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After the Red Square: Guest Lecturer Mikhail Iampolski on Post-Communist Russian Film

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After the Red Square: Guest Lecturer Mikhail Iampolski on Post-Communist Russian Film

February 1 2008

The contemporary, post-communist situation is mostly understood as a time after the full and final victory of the market over all the attempts to put this rule into question. Accordingly, art is equated to the art market and an individual artwork is seen primarily as a commodity. Under this regime the only way for art to become “serious” is to become “critical,” which means that it tries to reflect explicitly on its own character as a commodity. It is telling that the art of the former communist or socialist countries is regarded from this perspective as non-serious because it is non-critical by definition; this art could not reflect on itself as a commodity because it was not a commodity. (It was not a commodity because there was no market, and certainly no art market under socialism.)

But the equation between art and art market, be it critical or not, not only brings about the erasure of a substantial part of the art heritage of the 20th Century; it also-and this is the more important point-ignores the non-market dimensions of contemporary art that functions not only as commodity but also as propaganda (for example: Islamist videos), as a means to organize a new type of communal space and a new type of community itself. The goal of this seminar, organized by Boris Groys, is to investigate precisely these non-market aspects of contemporary art in its relationship to the long tradition of non-market uses of art, related initially to the socialist-communist tradition.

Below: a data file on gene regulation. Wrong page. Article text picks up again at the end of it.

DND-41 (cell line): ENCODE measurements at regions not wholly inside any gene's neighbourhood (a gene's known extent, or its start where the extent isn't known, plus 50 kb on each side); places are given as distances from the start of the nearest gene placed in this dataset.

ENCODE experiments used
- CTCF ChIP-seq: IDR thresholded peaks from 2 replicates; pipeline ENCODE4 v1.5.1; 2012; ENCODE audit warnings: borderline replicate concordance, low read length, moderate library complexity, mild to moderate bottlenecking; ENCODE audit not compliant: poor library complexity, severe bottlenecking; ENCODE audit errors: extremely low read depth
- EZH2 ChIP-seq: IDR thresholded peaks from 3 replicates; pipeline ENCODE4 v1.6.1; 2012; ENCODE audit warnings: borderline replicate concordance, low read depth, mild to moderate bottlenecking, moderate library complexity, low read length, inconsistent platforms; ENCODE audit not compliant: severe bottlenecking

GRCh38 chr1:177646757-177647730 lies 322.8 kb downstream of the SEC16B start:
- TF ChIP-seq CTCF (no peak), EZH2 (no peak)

Mikhail Iampolski is Associate Professor of Comparative Literature and Russian and Slavic Studies at New York University. He moved to the United States from Russia in 1991. After one year at the Getty Center, he came to teach at NYU, first in the Departments of Cinema and Performance Studies and later in the Departments of Comparative Literature and Russian Studies. He has published seven books and more than 300 articles in various languages on cinema, literature and history of European culture, including The Memory of Tiresias: Intertextuality and Film. Iampolski’s interests include Slavic literatures and cinema, theories of representation, and the body in culture. Currently his main interest lies in interdisciplinary studies of the history and theory of visual representation and of political representation in particular.

Night School is an artist’s project by Anton Vidokle in the form of a temporary school. A yearlong program of monthly seminars and workshops, Night School draws upon a group of local and international artists, writers, and theorists to conceptualize and conduct the program.

Suggested reading
Boris Groys, The Total Art of Stalinism, trans. Chrales Rougle, Princeton University Press, 1992. Boris Groys, Ilya Kabakov: The Man who Flew into Space from His Apartment, Afterall Books, 2006. Boris Groys et al., Dream Factory Communism, Frankfurt: Hatje Cantz Publishers, 2003. Jacques Derrida, Specters of Marx, New York: Routledge, 1994. Giorgio Agamben, Die kommende Gemeinschaft, Berlin: Merve Verlage, 2003.